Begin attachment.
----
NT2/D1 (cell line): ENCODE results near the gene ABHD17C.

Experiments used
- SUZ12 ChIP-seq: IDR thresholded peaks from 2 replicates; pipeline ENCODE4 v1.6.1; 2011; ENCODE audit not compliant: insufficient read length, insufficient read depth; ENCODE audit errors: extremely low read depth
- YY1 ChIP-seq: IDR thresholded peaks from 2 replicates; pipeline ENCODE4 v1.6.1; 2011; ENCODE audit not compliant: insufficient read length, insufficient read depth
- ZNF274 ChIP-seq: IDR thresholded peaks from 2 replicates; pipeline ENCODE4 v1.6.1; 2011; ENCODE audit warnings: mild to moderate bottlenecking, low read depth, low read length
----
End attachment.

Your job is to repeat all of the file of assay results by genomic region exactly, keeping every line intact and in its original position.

NT2/D1 (cell line): ENCODE results near the gene ABHD17C.

Experiments used
- SUZ12 ChIP-seq: IDR thresholded peaks from 2 replicates; pipeline ENCODE4 v1.6.1; 2011; ENCODE audit not compliant: insufficient read length, insufficient read depth; ENCODE audit errors: extremely low read depth
- YY1 ChIP-seq: IDR thresholded peaks from 2 replicates; pipeline ENCODE4 v1.6.1; 2011; ENCODE audit not compliant: insufficient read length, insufficient read depth
- ZNF274 ChIP-seq: IDR thresholded peaks from 2 replicates; pipeline ENCODE4 v1.6.1; 2011; ENCODE audit warnings: mild to moderate bottlenecking, low read depth, low read length